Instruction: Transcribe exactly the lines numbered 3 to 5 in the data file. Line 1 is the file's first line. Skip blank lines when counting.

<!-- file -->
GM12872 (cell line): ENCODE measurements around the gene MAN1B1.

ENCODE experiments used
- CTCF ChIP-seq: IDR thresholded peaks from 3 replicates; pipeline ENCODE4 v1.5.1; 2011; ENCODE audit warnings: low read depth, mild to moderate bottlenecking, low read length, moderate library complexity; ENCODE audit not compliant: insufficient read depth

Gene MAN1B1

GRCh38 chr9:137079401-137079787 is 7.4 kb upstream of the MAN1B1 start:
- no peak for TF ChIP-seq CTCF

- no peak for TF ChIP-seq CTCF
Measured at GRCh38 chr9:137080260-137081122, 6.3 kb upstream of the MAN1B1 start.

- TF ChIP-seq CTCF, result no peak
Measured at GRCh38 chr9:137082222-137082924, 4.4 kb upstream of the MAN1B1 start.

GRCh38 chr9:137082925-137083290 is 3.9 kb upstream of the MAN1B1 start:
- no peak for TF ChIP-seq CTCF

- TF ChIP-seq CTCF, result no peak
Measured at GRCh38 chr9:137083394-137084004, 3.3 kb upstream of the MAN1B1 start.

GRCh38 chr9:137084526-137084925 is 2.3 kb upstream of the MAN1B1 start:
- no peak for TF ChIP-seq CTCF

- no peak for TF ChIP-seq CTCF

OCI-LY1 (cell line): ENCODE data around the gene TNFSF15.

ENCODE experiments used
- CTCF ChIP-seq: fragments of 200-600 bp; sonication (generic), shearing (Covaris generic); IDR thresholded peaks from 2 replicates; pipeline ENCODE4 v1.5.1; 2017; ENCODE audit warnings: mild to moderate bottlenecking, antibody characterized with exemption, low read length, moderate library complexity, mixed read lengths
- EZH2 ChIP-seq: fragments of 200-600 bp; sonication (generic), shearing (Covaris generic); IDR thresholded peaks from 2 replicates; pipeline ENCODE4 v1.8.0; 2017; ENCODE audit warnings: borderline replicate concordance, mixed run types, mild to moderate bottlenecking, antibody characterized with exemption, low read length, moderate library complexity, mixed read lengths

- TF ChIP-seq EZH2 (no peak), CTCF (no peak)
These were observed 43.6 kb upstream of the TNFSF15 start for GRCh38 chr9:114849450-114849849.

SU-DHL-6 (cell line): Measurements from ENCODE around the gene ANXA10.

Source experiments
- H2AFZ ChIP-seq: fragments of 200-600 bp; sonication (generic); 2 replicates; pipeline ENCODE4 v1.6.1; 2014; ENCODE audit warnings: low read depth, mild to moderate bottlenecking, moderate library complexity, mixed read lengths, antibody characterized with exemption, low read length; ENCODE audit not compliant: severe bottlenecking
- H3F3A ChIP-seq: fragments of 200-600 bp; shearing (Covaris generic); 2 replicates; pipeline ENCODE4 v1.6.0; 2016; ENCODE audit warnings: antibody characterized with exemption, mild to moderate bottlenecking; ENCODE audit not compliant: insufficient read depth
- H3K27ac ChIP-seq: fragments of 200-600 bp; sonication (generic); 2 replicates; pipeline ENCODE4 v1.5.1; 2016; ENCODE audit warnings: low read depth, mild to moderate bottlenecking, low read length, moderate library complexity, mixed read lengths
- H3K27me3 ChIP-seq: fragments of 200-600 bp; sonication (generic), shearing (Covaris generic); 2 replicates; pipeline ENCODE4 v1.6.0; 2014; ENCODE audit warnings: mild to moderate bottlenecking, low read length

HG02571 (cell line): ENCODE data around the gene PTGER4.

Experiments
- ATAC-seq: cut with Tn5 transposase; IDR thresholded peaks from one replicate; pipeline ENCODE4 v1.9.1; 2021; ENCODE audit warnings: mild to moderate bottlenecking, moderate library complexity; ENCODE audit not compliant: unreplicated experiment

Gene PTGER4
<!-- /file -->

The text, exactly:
- CTCF ChIP-seq: IDR thresholded peaks from 3 replicates; pipeline ENCODE4 v1.5.1; 2011; ENCODE audit warnings: low read depth, mild to moderate bottlenecking, low read length, moderate library complexity; ENCODE audit not compliant: insufficient read depth

Gene MAN1B1

GRCh38 chr9:137079401-137079787 is 7.4 kb upstream of the MAN1B1 start: